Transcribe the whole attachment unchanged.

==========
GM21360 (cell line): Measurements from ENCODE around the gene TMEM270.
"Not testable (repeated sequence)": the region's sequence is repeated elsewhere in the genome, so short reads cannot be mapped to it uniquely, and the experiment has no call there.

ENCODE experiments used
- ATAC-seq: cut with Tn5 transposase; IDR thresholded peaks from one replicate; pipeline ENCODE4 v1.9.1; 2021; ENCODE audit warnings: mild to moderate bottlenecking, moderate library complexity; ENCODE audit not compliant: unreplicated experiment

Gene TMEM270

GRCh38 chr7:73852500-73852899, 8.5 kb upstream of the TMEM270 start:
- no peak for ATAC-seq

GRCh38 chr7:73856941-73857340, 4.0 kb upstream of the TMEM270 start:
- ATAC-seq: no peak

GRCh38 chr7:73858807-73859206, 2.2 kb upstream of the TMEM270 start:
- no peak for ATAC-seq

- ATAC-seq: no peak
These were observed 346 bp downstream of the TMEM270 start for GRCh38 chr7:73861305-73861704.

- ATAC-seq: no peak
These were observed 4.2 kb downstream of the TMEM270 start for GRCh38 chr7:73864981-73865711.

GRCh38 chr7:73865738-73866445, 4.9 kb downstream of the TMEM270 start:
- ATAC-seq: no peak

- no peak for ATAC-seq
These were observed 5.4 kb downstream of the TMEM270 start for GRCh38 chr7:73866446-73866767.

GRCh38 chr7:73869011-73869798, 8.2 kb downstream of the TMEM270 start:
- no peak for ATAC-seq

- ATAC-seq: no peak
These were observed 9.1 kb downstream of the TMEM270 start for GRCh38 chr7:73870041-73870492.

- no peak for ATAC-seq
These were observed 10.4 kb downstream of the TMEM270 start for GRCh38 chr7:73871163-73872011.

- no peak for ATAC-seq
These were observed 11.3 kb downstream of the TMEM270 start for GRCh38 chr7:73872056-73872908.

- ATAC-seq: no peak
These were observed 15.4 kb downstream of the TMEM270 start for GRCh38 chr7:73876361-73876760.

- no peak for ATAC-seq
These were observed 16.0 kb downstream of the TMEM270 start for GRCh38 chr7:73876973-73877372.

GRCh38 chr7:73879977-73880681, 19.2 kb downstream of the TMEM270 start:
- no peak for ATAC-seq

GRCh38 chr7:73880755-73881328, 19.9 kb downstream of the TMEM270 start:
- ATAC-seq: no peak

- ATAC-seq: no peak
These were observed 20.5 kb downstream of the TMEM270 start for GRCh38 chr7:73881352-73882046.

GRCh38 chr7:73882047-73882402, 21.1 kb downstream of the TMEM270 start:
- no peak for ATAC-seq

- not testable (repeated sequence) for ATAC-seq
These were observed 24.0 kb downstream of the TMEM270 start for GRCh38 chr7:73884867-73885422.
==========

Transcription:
GM21360 (cell line): Measurements from ENCODE around the gene TMEM270.
"Not testable (repeated sequence)": the region's sequence is repeated elsewhere in the genome, so short reads cannot be mapped to it uniquely, and the experiment has no call there.

ENCODE experiments used
- ATAC-seq: cut with Tn5 transposase; IDR thresholded peaks from one replicate; pipeline ENCODE4 v1.9.1; 2021; ENCODE audit warnings: mild to moderate bottlenecking, moderate library complexity; ENCODE audit not compliant: unreplicated experiment

Gene TMEM270

GRCh38 chr7:73852500-73852899, 8.5 kb upstream of the TMEM270 start:
- no peak for ATAC-seq

GRCh38 chr7:73856941-73857340, 4.0 kb upstream of the TMEM270 start:
- ATAC-seq: no peak

GRCh38 chr7:73858807-73859206, 2.2 kb upstream of the TMEM270 start:
- no peak for ATAC-seq

- ATAC-seq: no peak
These were observed 346 bp downstream of the TMEM270 start for GRCh38 chr7:73861305-73861704.

- ATAC-seq: no peak
These were observed 4.2 kb downstream of the TMEM270 start for GRCh38 chr7:73864981-73865711.

GRCh38 chr7:73865738-73866445, 4.9 kb downstream of the TMEM270 start:
- ATAC-seq: no peak

- no peak for ATAC-seq
These were observed 5.4 kb downstream of the TMEM270 start for GRCh38 chr7:73866446-73866767.

GRCh38 chr7:73869011-73869798, 8.2 kb downstream of the TMEM270 start:
- no peak for ATAC-seq

- ATAC-seq: no peak
These were observed 9.1 kb downstream of the TMEM270 start for GRCh38 chr7:73870041-73870492.

- no peak for ATAC-seq
These were observed 10.4 kb downstream of the TMEM270 start for GRCh38 chr7:73871163-73872011.

- no peak for ATAC-seq
These were observed 11.3 kb downstream of the TMEM270 start for GRCh38 chr7:73872056-73872908.

- ATAC-seq: no peak
These were observed 15.4 kb downstream of the TMEM270 start for GRCh38 chr7:73876361-73876760.

- no peak for ATAC-seq
These were observed 16.0 kb downstream of the TMEM270 start for GRCh38 chr7:73876973-73877372.

GRCh38 chr7:73879977-73880681, 19.2 kb downstream of the TMEM270 start:
- no peak for ATAC-seq

GRCh38 chr7:73880755-73881328, 19.9 kb downstream of the TMEM270 start:
- ATAC-seq: no peak

- ATAC-seq: no peak
These were observed 20.5 kb downstream of the TMEM270 start for GRCh38 chr7:73881352-73882046.

GRCh38 chr7:73882047-73882402, 21.1 kb downstream of the TMEM270 start:
- no peak for ATAC-seq

- not testable (repeated sequence) for ATAC-seq
These were observed 24.0 kb downstream of the TMEM270 start for GRCh38 chr7:73884867-73885422.